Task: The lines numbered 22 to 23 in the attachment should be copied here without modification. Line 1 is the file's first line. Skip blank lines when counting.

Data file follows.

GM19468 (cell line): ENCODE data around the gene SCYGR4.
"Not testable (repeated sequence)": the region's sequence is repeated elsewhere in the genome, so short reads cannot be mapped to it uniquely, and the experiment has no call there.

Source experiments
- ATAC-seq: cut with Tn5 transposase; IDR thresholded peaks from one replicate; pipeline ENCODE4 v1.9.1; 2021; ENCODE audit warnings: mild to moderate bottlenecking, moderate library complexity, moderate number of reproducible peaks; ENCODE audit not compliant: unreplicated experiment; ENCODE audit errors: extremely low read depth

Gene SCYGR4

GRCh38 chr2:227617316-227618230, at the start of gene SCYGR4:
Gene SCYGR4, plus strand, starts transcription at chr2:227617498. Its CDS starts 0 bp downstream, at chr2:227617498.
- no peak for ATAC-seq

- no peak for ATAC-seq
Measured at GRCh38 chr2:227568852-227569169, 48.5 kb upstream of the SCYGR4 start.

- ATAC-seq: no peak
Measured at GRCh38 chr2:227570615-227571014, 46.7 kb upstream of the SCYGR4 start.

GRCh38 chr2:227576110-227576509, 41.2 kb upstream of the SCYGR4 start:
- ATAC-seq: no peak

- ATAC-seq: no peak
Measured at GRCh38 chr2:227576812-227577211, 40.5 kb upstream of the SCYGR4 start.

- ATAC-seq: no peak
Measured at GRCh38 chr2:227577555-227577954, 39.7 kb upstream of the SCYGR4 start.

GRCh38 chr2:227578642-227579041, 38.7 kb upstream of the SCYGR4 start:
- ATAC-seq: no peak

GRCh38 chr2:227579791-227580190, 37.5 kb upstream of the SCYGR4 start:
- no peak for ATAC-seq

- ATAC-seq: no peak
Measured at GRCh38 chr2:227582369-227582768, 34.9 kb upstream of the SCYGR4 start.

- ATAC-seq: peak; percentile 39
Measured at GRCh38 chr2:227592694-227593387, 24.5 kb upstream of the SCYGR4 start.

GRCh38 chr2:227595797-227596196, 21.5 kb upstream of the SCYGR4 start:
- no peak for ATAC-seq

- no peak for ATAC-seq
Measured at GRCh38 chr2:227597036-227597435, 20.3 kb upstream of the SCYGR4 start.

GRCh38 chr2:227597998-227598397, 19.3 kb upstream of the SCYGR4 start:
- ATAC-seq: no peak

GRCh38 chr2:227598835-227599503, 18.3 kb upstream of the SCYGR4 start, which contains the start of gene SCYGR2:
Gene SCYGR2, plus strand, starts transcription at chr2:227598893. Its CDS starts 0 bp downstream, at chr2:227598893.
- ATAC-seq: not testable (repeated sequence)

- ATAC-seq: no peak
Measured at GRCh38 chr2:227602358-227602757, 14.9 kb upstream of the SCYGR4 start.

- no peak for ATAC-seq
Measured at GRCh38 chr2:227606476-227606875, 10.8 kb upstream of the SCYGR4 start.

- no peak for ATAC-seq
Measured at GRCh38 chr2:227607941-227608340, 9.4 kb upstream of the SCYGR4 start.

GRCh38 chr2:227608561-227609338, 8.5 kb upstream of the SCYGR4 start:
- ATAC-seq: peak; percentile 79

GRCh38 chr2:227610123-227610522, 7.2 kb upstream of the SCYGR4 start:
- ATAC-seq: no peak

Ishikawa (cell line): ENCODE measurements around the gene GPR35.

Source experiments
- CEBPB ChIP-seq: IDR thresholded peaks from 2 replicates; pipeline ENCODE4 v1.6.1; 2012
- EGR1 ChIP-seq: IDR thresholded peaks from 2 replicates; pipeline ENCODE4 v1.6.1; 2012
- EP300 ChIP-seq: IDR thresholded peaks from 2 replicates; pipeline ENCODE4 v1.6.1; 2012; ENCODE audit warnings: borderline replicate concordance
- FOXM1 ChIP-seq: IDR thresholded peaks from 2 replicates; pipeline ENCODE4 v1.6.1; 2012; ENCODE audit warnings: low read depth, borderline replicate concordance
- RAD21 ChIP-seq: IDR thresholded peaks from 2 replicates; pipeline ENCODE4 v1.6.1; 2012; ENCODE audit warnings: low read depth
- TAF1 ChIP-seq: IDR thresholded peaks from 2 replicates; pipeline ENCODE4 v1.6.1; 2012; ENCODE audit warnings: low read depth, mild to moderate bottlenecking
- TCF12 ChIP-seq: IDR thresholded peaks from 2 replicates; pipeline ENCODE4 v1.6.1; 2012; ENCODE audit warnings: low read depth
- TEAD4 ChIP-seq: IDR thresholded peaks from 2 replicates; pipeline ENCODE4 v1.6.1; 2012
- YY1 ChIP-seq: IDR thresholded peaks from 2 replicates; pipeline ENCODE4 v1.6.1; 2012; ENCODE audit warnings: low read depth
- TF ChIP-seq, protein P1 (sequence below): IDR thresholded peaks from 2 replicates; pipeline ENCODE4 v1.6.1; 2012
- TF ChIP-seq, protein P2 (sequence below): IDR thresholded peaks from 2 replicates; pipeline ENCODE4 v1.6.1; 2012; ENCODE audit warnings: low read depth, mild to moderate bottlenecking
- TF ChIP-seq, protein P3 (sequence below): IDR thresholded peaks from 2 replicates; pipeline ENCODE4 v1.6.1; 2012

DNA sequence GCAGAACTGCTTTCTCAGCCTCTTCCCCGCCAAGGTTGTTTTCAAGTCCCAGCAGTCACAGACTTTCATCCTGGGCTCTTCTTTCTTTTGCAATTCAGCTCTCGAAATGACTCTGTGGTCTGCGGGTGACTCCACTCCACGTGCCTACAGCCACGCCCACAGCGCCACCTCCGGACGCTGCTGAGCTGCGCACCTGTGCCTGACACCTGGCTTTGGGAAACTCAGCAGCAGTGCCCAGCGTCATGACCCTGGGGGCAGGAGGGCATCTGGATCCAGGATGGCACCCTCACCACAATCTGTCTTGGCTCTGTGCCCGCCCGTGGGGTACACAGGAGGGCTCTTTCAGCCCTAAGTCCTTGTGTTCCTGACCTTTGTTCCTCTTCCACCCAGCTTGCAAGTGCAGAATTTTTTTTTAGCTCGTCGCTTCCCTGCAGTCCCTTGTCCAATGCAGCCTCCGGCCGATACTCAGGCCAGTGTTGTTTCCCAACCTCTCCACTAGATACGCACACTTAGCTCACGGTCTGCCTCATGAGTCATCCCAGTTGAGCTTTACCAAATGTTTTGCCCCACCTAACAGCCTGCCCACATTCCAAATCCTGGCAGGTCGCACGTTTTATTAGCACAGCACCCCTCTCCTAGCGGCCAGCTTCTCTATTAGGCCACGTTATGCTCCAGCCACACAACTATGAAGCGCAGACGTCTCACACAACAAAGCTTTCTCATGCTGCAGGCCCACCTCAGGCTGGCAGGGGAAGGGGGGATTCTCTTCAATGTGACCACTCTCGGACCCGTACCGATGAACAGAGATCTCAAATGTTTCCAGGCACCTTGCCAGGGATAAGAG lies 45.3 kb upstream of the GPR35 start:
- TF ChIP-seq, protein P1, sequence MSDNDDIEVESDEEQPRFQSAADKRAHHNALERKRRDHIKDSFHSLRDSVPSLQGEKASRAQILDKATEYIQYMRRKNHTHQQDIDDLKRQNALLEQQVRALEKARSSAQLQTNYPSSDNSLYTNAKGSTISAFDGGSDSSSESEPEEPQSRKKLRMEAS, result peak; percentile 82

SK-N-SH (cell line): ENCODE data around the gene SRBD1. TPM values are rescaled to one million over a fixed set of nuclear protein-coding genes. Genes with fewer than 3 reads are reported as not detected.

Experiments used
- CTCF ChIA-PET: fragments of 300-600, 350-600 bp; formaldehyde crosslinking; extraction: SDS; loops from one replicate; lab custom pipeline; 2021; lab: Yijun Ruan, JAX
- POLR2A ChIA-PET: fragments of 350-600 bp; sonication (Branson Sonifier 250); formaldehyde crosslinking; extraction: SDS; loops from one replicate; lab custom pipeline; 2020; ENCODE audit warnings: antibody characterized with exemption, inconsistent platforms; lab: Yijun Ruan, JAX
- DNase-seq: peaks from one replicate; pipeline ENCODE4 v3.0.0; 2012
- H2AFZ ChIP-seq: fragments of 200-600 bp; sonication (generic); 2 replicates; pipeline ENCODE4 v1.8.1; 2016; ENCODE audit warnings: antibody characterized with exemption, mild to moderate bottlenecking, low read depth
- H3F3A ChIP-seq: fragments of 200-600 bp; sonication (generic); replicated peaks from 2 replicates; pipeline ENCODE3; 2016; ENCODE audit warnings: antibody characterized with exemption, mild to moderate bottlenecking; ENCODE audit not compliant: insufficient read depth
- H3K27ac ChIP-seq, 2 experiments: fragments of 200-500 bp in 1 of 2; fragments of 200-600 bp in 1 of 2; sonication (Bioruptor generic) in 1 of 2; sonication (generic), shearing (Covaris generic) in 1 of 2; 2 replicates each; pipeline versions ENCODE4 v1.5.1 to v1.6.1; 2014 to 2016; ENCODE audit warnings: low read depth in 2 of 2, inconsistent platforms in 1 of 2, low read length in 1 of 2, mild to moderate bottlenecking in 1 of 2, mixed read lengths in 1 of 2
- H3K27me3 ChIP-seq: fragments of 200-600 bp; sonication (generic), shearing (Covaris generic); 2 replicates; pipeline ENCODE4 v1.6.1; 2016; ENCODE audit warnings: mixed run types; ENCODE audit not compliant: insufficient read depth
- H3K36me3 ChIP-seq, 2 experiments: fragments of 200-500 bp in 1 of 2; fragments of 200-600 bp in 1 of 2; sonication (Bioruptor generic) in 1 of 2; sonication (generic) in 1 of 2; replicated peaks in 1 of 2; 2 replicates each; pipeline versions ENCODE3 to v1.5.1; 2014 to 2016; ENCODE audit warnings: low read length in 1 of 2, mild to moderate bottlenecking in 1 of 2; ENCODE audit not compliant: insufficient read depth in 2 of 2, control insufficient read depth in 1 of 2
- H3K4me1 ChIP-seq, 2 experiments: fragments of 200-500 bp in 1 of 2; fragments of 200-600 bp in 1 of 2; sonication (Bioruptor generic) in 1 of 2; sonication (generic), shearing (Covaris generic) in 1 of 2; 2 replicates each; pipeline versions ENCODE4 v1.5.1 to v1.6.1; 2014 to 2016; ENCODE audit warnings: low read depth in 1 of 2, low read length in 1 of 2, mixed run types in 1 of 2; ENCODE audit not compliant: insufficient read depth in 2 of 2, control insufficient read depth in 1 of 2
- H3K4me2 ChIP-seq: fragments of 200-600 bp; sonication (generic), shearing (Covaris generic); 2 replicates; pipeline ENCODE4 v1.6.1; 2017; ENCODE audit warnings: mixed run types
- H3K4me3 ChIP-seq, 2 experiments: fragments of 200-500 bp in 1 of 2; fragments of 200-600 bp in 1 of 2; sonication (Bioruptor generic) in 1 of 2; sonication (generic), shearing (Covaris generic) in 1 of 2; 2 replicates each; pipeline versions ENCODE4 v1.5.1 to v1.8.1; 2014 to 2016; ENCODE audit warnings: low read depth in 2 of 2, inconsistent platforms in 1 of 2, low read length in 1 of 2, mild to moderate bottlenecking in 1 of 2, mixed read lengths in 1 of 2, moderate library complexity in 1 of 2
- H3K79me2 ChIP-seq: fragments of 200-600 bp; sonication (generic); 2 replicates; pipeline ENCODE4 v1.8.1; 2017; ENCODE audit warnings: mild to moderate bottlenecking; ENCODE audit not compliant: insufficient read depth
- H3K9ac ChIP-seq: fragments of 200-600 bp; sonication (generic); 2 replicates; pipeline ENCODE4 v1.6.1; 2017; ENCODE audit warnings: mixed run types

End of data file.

- no peak for ATAC-seq

- ATAC-seq: no peak